Monday, July 29, 2013

Zone Conference

Well, of all of those interesting stories I have been telling the last few weeks...we haven´t been able to find any of them again. I am sure the Lord has his timing. I keep telling my companion that we are working as hard as we can, and once we learn what he wants us to, he will bless us with investigators in church again. One more interesting investigator (who I hope to be able to teach again) is Vidal Notario. He heard the discussions 15 years ago and still reads and believes in the Book of Mormon. He is 50, but like many here, his obstacle is fear of what his parents will think if he changes religion. Sometimes I think it would help to explain that their family has only been Catholic for 400 years maximum, and long before that their Nephite-Lamanite ancestors were members of our church. Haha, I wonder how people would react to that.

Of all the people who we can´t find, I am grateful to at least be able to say that my companion and I are still here! We had to have special transfers to accommodate the change in the mission boundaries. We received Élder Lopez from an area that used to be part of the north mission. He is from Retalheu, Guatemala, and he says Sister Schroeder was in his ward in December! Maybe you can ask her if she remembers him. And the Zone Leaders we live with are Elder Johnson (just arrived) and Elder Moffet, who you asked about. I really like him as a leader. He is a lot of fun and I feel like he is interested in me personally and what I need to progress, not just the numbers the Zone achieves. It is good to finally start meeting missionaries who I can visit after the mission, seeing as most of my companions live very far away.

With those special transfers, we had a Zone Conference, which was great, as always. We had to leave very early in the morning, and it was so cold that there was frost on the ground. Never though I´d see that here. But it is already hot again. Anyway, I learned something that really helped me--tell the members what you need! I get frustrated when they don´t help us, but President Agazzani reminded us that we can´t just assume they know what we need. That is the same problem I have noticed with companionships--communication. So now, especially in lunch appointments, we talk about the gospel and missionary experiences as much as we can, we read a missionary scriptures like Jacob 5:70-72, and we ask for referrals. Whether or not they have one, we encourage them to keep looking for new friends and ask them if they are willing to help us teach their friends or other people who live nearby. Just about everyone responds very positively, and is willing to help us much as their schedule allows.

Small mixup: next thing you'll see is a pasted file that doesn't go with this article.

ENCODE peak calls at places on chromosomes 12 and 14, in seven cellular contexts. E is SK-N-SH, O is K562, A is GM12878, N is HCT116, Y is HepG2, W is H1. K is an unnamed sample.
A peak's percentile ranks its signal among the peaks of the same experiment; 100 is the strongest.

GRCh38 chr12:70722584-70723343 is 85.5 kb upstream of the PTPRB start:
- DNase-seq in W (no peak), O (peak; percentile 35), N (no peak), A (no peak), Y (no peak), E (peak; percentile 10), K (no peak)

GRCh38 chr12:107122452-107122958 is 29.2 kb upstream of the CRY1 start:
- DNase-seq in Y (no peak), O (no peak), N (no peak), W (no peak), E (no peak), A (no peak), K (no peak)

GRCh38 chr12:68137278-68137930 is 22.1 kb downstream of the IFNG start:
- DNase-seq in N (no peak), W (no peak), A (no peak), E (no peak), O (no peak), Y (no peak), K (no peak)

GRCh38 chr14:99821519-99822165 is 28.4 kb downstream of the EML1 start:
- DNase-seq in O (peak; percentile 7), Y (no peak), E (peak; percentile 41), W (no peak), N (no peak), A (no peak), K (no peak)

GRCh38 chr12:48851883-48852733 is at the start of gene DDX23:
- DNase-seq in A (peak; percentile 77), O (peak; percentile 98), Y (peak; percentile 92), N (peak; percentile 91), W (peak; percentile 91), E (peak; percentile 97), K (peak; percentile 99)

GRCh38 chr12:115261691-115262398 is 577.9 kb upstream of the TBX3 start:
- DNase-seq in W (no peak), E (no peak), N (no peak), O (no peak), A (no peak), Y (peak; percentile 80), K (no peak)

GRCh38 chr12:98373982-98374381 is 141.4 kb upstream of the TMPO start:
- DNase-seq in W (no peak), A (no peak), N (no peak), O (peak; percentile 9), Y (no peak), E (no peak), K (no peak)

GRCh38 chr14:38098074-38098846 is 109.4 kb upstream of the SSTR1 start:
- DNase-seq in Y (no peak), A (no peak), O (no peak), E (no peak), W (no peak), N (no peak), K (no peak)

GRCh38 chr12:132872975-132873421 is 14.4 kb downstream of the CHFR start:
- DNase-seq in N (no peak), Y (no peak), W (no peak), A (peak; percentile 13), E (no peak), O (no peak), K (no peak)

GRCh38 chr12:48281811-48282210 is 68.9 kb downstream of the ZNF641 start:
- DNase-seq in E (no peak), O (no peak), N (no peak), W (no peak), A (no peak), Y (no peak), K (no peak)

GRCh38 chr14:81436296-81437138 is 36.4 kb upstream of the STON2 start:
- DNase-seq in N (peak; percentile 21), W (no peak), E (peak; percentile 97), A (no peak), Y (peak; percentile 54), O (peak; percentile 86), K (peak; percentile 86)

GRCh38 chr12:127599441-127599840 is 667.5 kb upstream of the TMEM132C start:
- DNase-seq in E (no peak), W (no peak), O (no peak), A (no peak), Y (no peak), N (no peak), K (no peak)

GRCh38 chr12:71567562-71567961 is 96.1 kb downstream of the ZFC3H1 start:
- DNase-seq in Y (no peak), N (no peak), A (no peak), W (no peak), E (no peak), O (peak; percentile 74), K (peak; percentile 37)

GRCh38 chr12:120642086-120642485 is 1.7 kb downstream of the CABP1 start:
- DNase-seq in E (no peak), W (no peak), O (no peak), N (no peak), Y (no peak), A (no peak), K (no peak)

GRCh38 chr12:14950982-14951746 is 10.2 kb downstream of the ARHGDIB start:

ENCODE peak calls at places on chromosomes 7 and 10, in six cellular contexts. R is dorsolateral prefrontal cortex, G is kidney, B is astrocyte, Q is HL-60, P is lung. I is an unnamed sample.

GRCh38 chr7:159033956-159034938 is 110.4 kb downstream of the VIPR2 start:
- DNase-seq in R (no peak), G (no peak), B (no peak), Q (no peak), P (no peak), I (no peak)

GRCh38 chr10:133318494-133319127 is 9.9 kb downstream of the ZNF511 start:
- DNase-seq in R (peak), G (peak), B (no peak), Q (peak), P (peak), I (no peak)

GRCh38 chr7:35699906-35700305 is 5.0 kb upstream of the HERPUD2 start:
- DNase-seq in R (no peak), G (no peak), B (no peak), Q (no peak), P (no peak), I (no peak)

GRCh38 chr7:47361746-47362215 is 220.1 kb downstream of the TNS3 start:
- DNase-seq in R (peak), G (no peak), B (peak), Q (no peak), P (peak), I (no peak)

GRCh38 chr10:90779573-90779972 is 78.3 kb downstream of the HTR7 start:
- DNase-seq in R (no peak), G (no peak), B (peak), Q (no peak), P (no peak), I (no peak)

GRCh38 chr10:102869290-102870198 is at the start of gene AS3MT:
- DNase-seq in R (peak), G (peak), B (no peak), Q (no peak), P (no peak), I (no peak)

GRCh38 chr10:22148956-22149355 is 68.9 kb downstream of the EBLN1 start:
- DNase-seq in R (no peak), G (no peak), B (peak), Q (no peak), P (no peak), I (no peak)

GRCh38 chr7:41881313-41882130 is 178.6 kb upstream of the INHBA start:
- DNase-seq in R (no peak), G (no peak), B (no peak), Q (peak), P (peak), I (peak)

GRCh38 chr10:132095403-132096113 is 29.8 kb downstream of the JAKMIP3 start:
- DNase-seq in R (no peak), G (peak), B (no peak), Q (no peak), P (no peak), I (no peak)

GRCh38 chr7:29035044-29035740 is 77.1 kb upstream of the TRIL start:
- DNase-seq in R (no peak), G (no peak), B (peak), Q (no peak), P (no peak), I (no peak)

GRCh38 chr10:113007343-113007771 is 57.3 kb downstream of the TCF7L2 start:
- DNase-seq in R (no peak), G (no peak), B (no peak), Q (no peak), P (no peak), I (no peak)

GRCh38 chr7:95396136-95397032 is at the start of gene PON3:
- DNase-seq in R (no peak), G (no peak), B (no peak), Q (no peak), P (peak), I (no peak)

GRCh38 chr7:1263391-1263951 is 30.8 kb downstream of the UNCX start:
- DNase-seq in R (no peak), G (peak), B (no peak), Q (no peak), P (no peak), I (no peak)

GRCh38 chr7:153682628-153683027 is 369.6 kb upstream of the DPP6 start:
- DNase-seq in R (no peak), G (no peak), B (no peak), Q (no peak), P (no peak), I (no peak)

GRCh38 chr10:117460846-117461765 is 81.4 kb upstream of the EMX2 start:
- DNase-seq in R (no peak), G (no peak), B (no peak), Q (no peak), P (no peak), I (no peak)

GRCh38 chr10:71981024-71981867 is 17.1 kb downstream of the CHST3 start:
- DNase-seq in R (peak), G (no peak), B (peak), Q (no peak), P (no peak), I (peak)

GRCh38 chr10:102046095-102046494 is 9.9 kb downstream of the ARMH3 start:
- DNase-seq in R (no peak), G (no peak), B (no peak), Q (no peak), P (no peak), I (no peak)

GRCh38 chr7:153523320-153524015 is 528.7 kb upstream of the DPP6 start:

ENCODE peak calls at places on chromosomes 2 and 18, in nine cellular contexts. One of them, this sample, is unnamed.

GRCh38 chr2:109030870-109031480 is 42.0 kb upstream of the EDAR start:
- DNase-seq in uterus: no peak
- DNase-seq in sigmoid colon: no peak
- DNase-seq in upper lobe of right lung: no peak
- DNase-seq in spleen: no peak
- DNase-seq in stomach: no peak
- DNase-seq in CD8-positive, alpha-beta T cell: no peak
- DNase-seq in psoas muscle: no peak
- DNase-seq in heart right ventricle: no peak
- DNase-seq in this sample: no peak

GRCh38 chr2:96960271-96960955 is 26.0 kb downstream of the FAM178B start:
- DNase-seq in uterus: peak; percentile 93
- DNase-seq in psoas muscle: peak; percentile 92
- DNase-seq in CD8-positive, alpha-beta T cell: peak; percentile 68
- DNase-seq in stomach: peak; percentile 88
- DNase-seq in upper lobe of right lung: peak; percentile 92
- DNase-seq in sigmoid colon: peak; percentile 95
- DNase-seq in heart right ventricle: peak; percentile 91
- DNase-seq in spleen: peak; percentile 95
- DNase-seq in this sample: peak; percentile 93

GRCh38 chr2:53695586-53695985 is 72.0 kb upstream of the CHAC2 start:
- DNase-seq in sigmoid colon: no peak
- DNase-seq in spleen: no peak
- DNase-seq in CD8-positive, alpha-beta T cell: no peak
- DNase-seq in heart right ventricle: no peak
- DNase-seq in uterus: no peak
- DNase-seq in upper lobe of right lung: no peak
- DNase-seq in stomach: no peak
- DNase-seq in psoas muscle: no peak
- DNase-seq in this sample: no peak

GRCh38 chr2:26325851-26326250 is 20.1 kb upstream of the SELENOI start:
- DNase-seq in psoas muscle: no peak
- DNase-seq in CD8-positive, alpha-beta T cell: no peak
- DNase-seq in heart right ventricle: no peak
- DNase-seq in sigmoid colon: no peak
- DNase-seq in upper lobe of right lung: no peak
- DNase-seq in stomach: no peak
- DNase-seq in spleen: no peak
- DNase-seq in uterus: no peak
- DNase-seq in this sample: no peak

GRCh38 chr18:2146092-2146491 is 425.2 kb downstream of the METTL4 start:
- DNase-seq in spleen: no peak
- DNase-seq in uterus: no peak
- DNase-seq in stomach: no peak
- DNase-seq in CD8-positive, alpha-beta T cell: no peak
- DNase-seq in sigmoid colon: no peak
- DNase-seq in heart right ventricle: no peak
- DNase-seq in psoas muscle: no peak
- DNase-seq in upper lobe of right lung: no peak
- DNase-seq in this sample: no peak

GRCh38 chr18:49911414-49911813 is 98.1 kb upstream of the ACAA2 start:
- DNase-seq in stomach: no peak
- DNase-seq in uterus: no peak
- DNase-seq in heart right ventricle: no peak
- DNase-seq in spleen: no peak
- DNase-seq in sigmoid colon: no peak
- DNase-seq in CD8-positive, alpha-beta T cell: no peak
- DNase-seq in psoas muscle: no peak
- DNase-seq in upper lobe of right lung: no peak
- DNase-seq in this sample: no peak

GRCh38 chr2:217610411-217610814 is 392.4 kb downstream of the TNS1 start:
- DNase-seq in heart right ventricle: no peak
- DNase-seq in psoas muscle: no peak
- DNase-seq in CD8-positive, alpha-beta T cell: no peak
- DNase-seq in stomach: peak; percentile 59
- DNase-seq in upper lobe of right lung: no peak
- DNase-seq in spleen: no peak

The Conference also helped us improve our teaching, planning, and contacting. We practiced inviting people to be baptized during our street contacts, which is actually really great. My companion, who is always excited to do everything, loves doing it. I have tried that before, but I am finally doing the right way. We ask about what is important to them (family, peace) and explain how baptism will help them with that. We invite them to be baptized a specific day, and that leads us into setting an appointment to explain more about how they can prepare. I have been thinking that John the Baptist and other great missionaries probably worked like that. In studying about him and his way to teach, I realized that our culture and missionary work are very similar to his, the only difference is that we have a lot more resources and advantages. We still haven´t found anyone who says "Yes! I have been wanting to change my life" but it is good to show them our purpose and see if they are interested.

Yes, I am still District Leader. That is why I have a lot of responsibility--two assignments at once. We are having some small obedience problems in the district, which is frustrating, but I am doing all I can to help them. Time is flying, though it does pass slower on the harder days. But I am really focusing on trying to enjoy each day for what it is and not be so much of a perfectionist. Being a trainer and seeing my companion´s progress helps with that. Life really is good, and there is nothing better than teaching the gospel. Being a missionary is awesome, and I enjoyed receiving Daniel´s first email. That is about how I felt the first few days. It is overwhelming. But it gets A LOT better.

One more of those tough questions I sometimes ask. We found a lady who spent a long time telling us about spiritual experiences she had that helped her see that God has saved her life and given her everything. When we came back, she wouldn´t even let us teach her grandchildren (who are awesome) because she realized what our objective is as missionaries. This isn´t too rare, but she has been more rude than most. The question is, why do spiritual experiences or blessings from God sometimes cause people to become closed off to the truth? I understand that people have their agency, but what is the wrong decision they make to get them off the track the Lord wants them to be on by giving them those experience? I hope that all makes sense. Alma 12 explains a bit, but I am still looking for a solid answer. Thanks for always writing me and answering my questions. It is great to hear that things are going well. Stay strong!

-Elder Wesley Morgan

Monday, July 22, 2013

The Iron Rod is the Word of God

First, a miracle experience. The woman in the despensa (those are little gas-station-like shops everywhere...have I already explained that?) in front of us is a less-active member. I have always wanted to teach her husband but she says he is not open to other religions. Yesterday as our plans fell near the end of the day (as usual) we were close to the house wondering what to do. I felt like passing by, and sure enough, her husband was there. I asked him if he would listen to us, and he said, as expected, that he already has his religion. But I said we just wanted to watch a movie about families, and he, with encouragement from his wife, let us in. I don´t know if you know the movie "What is Real?" It is about a young family with a baby girl and the dad really wants to be able to answer the questions about the plan of salvation that she will have when she grows up. This family also has a 2-year-old, so I picked that one. The shot in the dark turned out to be a bull´s-eye. After the video, she said, "Those are the exact questions my husband has been asking me! What kind of friends will she have, will she lie to us or trust us, will she move to another city, etc." He didn´t want to talk to much, but he accepted an appointment for next Wednesday!